Here’s the output I get from querying * dba_tab_histograms* for a column that has been given a frequency histogram by a call to

*.*

**dbms_stats.gather_table_stats()**ENDPOINT_NUMBER ENDPOINT_VALUE --------------- -------------- 2 -1 3190 0 3813 1 4310 4 4480 5 7507 999 17210 2000 17212 2002 17213 2004 17215 2006 17729 2008 17750 2009 17752 2010 17904 2011 17906 2012 17909 2017 17994 5000 18006 5001 18009 5002 18023 5003 18062 6001 39885 11000

In an * earlier blog* I wrote about a query that turned the figures from a frequency histogram into a list of column values and column frequencies, and if I had used that query against the histogram data I would have found that the value 11,000 appears 21,823 times – according to the histogram.

But there’s a problem with this histogram: the value 11,000 actually appeared roughly 2 million times in the real data set – and when I enabled autotrace on the query that I had used to count the number of times that 11,000 appeared the optimizer’s prediction (the cardinality in the execution plan) matched the actual value fairly closely. So how did the optimizer manage to get from the histogram to the correct cardinality ?

You have to remember that Oracle may have sampled the data to generate the stats, and it may have sampled different columns with different sample sizes. So there has to be a way for the optimizer to allow for this variation in sample sizes, and it works as follows:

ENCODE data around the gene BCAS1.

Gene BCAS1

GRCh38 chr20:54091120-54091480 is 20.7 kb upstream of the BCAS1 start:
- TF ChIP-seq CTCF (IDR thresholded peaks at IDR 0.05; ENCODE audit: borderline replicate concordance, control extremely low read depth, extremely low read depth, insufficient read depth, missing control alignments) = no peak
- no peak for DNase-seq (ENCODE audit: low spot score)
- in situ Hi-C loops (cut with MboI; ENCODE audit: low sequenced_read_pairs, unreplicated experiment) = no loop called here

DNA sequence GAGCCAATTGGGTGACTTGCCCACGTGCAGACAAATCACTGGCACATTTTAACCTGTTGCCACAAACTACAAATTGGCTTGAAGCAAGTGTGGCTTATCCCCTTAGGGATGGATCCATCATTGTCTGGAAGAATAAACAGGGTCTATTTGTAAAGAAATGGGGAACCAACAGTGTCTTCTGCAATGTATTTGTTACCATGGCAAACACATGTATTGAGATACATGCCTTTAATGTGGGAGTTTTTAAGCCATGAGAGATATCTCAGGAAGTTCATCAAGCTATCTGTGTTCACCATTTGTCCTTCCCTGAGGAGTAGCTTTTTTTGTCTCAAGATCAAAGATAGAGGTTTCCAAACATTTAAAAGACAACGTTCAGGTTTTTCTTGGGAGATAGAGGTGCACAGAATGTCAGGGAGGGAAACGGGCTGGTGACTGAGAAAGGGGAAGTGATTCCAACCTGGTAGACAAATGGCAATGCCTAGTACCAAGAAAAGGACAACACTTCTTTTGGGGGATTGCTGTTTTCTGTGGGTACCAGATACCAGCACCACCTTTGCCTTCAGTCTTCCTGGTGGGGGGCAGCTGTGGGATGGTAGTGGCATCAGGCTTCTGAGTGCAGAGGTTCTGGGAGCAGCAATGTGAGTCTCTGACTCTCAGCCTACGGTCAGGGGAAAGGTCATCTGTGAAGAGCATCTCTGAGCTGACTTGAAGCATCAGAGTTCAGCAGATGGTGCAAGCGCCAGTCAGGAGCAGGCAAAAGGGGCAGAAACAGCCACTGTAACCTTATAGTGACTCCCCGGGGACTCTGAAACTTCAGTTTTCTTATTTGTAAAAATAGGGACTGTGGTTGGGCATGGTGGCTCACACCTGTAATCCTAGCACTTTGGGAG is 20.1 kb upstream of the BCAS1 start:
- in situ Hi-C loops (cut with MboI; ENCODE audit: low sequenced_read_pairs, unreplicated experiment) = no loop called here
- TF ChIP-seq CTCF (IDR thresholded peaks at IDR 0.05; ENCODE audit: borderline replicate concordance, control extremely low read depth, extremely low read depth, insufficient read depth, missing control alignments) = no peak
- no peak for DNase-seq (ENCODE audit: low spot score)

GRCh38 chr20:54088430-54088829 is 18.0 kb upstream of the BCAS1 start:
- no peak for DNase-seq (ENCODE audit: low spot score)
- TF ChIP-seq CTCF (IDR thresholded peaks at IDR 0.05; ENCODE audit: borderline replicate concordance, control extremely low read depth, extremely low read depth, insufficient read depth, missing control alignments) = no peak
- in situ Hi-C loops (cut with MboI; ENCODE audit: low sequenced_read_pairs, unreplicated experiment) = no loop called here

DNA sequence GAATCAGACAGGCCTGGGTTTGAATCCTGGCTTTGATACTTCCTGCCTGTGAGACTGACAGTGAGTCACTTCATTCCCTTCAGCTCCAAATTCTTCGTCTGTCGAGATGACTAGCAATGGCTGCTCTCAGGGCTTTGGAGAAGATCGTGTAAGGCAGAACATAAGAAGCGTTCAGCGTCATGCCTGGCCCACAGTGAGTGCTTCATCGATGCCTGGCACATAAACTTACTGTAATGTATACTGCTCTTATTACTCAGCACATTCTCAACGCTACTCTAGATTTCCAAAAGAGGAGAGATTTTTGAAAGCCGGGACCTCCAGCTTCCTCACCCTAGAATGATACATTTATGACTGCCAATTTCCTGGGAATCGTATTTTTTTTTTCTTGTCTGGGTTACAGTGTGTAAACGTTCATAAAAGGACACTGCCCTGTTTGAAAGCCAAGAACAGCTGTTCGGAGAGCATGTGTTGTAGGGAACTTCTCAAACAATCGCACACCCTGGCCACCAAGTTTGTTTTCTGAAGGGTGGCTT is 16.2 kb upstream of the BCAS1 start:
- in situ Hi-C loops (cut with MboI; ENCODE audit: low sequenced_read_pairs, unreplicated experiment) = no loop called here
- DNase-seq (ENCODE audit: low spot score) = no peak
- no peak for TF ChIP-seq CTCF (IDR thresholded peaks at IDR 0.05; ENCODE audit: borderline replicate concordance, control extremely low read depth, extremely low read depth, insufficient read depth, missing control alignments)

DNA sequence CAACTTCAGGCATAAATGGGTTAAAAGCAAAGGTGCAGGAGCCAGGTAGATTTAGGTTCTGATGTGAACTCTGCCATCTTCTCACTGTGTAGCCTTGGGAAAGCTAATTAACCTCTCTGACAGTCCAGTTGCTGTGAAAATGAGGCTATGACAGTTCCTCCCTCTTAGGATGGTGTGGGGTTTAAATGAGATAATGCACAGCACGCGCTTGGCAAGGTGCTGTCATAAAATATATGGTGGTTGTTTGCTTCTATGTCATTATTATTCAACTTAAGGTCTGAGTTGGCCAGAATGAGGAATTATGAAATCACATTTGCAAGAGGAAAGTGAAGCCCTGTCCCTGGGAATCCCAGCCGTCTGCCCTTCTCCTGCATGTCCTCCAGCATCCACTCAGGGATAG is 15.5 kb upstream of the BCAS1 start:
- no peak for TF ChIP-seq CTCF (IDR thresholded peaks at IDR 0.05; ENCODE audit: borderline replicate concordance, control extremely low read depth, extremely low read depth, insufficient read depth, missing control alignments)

Checking

fordba_tablesnum_rowsI got 15,819,184.

Checkingfordba_tab_columnsfor this column I got 11,976,735num_nulls

For simplicity let’s call these figures 16 million and 12 million. With these approximations we can see that roughly 4 million rows must have a value for this column.

Checking back to the frequency histogram we see the total row count sampled (which we get from the final (i.e. maximum) endpoint_number) is 39,885 – which we’ll call 40,000.

We have a histogram that sampled 40,000 rows out of 4,000,000 (viz: 1%) – so the optimizer scales the histogram up by a factor of 100 when it uses it, and the histogram figure of 21,827 is scaled up to (roughly) 2,000,000.

I am looking for a nice way to gather statistics for one column (e.g. after it has been added to a table and populated) without updating any of the other table statistics. My search turned up this blog entry with its reference to DBMS_STATS.GATHER_COLUMN_STATS.

Is this a misprint or are the numerous references to this procedure on the web referring to something real?

Comment by Tony Hasler — September 26, 2010 @ 3:00 pm BST Sep 26,2010 |

Tony,

Sorry, it’s typo (now corrected).

The mechanism you want is probably: “gather_table_stats()” with the method_opt set to ‘for columns {column name} size {whatever}’. Better do a quick check test, though, in case this also does something you’d rather not see to the table-level stats like num_rows or blocks.

Comment by Jonathan Lewis — September 26, 2010 @ 3:04 pm BST Sep 26,2010 |

Jonathan, sorry for taking so long to acknowledge your reply. Yes, your suggested approach does update the table statistics. The only way I can see to do what I want is to specify a statistics table on the gather_table_stats call, then delete the row for the column in that statistics table (if any), and then re-import.

Hardly elegant. Such is life.

Comment by tonyhasler — October 1, 2010 @ 5:25 pm BST Oct 1,2010 |